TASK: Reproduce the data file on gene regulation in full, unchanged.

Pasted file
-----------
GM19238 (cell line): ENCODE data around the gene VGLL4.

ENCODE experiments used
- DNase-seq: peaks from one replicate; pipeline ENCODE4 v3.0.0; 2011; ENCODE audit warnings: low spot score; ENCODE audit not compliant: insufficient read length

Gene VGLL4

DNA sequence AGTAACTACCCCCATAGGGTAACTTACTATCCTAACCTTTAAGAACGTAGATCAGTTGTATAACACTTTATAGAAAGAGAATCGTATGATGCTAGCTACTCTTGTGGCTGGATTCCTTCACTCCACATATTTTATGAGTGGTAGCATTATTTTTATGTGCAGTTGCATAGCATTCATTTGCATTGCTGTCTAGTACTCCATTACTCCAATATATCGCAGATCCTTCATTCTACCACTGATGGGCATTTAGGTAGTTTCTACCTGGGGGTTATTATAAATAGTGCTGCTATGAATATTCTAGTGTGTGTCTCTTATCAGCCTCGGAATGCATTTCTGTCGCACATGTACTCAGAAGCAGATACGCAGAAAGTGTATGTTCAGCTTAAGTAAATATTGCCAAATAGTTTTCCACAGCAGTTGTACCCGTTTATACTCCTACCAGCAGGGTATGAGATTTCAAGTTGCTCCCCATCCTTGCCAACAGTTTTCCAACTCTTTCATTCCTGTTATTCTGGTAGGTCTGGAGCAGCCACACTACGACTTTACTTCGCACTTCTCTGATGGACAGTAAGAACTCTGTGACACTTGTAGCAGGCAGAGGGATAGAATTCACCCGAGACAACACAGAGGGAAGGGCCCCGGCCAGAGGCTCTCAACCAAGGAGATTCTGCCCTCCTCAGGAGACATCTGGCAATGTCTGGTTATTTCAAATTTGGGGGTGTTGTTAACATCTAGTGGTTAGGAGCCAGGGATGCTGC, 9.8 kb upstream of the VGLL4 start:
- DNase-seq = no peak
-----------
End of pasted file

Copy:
GM19238 (cell line): ENCODE data around the gene VGLL4.

ENCODE experiments used
- DNase-seq: peaks from one replicate; pipeline ENCODE4 v3.0.0; 2011; ENCODE audit warnings: low spot score; ENCODE audit not compliant: insufficient read length

Gene VGLL4

DNA sequence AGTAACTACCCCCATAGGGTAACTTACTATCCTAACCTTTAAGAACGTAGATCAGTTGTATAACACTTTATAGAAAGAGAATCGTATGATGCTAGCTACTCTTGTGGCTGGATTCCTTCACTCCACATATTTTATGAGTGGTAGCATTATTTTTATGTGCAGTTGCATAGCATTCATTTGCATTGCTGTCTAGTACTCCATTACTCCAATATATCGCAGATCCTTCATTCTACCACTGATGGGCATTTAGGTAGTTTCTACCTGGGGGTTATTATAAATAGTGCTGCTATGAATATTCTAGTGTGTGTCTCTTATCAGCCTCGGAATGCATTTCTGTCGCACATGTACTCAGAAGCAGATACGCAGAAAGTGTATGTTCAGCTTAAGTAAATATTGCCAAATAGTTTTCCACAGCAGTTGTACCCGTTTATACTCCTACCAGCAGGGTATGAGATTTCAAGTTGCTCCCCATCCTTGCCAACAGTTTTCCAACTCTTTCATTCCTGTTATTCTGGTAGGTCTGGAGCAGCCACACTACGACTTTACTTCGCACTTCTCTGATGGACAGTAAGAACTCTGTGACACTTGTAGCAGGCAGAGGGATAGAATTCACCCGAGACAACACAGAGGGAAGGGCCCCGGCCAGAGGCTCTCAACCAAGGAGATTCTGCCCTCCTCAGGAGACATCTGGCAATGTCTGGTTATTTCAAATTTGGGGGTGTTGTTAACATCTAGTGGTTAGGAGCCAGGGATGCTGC, 9.8 kb upstream of the VGLL4 start:
- DNase-seq = no peak